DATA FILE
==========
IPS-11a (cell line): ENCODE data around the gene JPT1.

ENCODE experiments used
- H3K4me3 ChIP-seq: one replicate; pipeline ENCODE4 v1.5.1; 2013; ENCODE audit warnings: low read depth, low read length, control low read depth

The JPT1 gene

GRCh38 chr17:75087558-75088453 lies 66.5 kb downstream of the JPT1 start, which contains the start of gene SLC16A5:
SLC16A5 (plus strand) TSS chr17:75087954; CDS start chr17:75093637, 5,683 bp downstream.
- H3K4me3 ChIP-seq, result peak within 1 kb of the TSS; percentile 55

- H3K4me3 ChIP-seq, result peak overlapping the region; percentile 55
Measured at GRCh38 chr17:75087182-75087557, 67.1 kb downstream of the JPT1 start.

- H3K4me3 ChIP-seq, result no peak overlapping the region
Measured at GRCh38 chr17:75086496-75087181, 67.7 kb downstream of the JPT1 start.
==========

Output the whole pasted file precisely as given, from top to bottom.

IPS-11a (cell line): ENCODE data around the gene JPT1.

ENCODE experiments used
- H3K4me3 ChIP-seq: one replicate; pipeline ENCODE4 v1.5.1; 2013; ENCODE audit warnings: low read depth, low read length, control low read depth

The JPT1 gene

GRCh38 chr17:75087558-75088453 lies 66.5 kb downstream of the JPT1 start, which contains the start of gene SLC16A5:
SLC16A5 (plus strand) TSS chr17:75087954; CDS start chr17:75093637, 5,683 bp downstream.
- H3K4me3 ChIP-seq, result peak within 1 kb of the TSS; percentile 55

- H3K4me3 ChIP-seq, result peak overlapping the region; percentile 55
Measured at GRCh38 chr17:75087182-75087557, 67.1 kb downstream of the JPT1 start.

- H3K4me3 ChIP-seq, result no peak overlapping the region
Measured at GRCh38 chr17:75086496-75087181, 67.7 kb downstream of the JPT1 start.